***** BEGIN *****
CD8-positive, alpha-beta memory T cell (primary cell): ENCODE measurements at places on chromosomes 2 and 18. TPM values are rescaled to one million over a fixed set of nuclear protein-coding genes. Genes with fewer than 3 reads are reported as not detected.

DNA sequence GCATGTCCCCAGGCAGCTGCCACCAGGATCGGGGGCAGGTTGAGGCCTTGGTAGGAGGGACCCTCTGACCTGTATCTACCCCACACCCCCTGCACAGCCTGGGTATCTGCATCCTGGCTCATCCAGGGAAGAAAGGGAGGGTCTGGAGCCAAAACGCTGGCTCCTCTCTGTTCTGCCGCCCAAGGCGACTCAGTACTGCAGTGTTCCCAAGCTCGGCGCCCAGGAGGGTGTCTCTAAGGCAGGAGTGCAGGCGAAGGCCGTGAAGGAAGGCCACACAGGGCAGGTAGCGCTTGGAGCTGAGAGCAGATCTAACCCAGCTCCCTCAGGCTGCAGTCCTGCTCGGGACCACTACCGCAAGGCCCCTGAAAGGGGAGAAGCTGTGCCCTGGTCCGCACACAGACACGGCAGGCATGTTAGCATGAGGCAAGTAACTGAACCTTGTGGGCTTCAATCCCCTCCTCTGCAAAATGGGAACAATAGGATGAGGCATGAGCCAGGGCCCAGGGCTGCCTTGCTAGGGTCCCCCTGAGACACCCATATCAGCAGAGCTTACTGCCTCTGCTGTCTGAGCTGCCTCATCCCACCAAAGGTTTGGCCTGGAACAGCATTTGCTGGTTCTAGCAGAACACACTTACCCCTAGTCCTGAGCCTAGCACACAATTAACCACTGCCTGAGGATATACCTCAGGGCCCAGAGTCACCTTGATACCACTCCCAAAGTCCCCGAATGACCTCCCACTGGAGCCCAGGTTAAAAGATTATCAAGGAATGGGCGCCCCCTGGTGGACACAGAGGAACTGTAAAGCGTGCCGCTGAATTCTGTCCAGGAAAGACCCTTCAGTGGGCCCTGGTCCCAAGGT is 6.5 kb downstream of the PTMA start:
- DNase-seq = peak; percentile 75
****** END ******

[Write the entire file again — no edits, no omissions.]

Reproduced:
CD8-positive, alpha-beta memory T cell (primary cell): ENCODE measurements at places on chromosomes 2 and 18. TPM values are rescaled to one million over a fixed set of nuclear protein-coding genes. Genes with fewer than 3 reads are reported as not detected.

DNA sequence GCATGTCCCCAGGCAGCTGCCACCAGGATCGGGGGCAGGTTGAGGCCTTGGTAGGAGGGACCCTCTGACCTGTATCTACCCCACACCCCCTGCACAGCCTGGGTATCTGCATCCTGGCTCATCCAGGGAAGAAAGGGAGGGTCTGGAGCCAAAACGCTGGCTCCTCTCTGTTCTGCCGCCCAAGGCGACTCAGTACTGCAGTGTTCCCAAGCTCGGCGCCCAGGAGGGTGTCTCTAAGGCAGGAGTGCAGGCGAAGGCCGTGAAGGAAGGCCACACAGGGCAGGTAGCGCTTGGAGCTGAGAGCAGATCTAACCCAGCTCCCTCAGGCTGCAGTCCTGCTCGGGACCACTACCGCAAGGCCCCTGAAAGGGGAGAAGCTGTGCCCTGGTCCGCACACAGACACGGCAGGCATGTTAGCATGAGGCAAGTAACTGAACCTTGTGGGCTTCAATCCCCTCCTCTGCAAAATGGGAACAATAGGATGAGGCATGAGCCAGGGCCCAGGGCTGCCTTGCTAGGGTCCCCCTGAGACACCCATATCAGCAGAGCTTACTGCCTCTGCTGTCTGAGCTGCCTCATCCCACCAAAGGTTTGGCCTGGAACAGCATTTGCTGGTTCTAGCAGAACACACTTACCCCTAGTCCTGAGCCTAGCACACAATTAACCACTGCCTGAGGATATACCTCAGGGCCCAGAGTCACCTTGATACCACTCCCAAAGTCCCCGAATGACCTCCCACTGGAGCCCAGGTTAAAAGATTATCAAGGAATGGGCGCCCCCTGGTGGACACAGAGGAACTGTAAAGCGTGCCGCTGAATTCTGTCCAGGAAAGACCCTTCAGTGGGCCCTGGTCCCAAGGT is 6.5 kb downstream of the PTMA start:
- DNase-seq = peak; percentile 75